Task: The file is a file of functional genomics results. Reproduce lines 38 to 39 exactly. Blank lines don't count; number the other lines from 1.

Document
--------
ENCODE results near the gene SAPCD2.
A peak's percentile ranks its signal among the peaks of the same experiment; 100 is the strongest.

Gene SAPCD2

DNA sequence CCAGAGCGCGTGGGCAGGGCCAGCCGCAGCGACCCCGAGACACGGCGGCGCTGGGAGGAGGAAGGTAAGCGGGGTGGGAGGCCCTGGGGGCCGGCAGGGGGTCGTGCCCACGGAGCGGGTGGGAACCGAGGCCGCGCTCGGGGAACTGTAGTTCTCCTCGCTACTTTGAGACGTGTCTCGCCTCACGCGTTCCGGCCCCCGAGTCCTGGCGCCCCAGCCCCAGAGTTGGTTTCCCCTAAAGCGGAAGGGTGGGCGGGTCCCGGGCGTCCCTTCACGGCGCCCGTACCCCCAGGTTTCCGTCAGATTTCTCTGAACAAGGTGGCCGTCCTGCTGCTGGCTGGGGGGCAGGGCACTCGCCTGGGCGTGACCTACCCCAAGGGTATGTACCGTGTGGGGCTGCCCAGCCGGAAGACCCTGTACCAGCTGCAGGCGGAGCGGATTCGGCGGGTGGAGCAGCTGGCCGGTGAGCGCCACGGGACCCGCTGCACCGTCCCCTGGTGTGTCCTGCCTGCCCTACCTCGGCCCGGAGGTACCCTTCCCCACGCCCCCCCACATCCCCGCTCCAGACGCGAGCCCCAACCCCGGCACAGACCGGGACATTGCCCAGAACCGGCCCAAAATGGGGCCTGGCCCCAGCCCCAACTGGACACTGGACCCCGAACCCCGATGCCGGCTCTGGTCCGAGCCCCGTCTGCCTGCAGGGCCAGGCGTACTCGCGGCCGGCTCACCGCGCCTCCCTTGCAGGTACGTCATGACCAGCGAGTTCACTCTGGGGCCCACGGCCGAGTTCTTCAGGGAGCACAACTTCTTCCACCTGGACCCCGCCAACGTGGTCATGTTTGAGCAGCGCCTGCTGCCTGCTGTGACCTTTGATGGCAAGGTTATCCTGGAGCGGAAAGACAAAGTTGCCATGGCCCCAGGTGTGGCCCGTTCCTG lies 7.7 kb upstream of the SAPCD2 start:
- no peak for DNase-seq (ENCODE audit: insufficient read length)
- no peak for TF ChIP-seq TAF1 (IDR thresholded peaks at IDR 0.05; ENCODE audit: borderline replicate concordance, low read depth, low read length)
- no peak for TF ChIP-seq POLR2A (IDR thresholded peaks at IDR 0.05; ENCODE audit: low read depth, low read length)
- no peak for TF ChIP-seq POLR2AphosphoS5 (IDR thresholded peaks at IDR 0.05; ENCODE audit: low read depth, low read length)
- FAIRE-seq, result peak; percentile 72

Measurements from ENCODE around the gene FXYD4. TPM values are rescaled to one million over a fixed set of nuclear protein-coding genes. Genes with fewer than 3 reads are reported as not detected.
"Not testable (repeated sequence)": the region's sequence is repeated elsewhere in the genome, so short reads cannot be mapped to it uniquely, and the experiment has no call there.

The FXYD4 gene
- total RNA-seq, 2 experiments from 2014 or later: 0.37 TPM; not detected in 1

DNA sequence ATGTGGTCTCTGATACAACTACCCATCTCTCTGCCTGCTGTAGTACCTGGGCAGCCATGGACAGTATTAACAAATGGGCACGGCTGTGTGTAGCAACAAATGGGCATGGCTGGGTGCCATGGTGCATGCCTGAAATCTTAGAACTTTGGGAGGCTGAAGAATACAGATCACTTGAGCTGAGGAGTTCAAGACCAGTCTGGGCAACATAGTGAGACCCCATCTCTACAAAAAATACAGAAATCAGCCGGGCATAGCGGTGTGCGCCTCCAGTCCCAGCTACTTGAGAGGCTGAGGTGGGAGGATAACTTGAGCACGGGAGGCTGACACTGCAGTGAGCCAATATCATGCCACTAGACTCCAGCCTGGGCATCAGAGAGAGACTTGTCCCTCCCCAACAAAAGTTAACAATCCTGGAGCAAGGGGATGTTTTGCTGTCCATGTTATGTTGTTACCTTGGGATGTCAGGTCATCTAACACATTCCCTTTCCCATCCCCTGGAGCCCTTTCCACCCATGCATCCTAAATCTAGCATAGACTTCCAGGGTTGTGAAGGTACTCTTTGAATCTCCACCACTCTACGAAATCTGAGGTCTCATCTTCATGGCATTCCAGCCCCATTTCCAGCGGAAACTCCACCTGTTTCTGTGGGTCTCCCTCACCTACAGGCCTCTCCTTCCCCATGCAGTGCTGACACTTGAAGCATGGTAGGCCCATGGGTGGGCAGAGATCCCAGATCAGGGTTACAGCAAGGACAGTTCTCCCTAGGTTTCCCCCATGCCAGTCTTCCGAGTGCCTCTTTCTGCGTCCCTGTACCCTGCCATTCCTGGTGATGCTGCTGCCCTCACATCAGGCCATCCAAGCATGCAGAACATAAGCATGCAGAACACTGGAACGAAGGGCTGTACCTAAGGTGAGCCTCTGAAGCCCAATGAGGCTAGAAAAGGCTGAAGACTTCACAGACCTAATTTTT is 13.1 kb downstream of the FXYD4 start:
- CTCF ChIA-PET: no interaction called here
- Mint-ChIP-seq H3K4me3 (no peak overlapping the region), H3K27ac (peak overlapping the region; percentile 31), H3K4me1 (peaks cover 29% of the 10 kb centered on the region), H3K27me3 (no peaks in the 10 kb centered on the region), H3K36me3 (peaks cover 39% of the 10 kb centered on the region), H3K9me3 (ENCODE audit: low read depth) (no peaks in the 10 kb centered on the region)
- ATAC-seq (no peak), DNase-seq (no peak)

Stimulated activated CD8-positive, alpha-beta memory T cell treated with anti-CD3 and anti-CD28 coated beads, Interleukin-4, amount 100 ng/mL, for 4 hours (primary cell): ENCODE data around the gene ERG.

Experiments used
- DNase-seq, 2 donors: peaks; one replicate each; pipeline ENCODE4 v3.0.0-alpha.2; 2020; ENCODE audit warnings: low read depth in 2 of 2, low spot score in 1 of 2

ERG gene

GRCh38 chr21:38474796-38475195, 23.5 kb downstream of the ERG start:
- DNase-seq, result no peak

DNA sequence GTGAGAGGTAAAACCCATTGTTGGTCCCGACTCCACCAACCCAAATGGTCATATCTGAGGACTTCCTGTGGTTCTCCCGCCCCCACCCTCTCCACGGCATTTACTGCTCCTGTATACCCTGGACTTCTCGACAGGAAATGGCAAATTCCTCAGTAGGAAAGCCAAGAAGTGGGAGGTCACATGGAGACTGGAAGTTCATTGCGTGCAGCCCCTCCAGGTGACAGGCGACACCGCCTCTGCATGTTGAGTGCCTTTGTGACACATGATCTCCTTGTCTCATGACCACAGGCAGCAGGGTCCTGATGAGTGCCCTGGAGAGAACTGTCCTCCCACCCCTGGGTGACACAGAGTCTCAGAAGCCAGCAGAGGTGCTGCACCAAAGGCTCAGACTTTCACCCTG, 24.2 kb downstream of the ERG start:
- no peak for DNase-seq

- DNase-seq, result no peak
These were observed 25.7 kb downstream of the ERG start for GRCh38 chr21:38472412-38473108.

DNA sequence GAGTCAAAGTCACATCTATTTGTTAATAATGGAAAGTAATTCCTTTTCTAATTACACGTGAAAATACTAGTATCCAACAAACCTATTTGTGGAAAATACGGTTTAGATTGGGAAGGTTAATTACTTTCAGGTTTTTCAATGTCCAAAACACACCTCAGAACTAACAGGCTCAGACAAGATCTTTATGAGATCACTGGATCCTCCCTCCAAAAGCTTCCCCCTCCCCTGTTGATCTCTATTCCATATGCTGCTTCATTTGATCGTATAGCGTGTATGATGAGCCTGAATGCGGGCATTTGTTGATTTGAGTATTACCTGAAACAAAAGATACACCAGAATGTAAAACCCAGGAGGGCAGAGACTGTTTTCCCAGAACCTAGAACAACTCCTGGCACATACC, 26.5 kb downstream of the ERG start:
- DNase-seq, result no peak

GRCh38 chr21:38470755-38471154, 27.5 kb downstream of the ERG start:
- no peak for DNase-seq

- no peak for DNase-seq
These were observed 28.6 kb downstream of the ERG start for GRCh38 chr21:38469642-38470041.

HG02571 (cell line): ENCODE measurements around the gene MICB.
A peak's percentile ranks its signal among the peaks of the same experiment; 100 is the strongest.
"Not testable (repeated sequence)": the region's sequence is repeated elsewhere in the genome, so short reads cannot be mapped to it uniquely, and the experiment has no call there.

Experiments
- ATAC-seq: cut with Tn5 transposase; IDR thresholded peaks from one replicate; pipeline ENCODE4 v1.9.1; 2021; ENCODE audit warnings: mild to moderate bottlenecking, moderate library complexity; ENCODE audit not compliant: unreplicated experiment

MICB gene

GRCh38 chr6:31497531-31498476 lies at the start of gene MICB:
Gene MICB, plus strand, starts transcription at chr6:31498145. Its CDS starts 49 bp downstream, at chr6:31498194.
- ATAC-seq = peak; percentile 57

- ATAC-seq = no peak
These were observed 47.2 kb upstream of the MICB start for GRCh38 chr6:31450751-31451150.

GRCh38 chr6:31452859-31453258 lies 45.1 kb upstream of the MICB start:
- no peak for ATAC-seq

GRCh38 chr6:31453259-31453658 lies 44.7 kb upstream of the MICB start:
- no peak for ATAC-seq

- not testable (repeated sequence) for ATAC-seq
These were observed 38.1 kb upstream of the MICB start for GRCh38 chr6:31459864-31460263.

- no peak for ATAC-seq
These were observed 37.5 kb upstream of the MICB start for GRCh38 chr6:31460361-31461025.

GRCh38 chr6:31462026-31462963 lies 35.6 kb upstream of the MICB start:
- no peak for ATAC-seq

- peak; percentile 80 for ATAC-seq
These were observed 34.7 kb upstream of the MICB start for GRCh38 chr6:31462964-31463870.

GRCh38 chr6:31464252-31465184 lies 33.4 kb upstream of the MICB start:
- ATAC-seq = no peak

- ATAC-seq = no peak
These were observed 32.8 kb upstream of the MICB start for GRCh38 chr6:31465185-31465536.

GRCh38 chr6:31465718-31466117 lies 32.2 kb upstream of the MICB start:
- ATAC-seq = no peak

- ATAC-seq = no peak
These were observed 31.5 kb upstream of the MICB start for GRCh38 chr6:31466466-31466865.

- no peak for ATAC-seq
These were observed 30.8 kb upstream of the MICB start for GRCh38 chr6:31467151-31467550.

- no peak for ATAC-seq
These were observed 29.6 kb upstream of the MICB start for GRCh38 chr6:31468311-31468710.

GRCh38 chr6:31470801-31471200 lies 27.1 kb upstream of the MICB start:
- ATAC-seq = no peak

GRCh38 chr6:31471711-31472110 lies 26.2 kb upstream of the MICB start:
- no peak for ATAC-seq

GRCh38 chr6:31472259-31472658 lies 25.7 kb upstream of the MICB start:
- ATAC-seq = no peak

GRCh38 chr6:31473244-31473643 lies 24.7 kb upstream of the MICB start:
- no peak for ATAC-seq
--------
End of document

- ATAC-seq: cut with Tn5 transposase; IDR thresholded peaks from one replicate; pipeline ENCODE4 v1.9.1; 2021; ENCODE audit warnings: mild to moderate bottlenecking, moderate library complexity; ENCODE audit not compliant: unreplicated experiment

MICB gene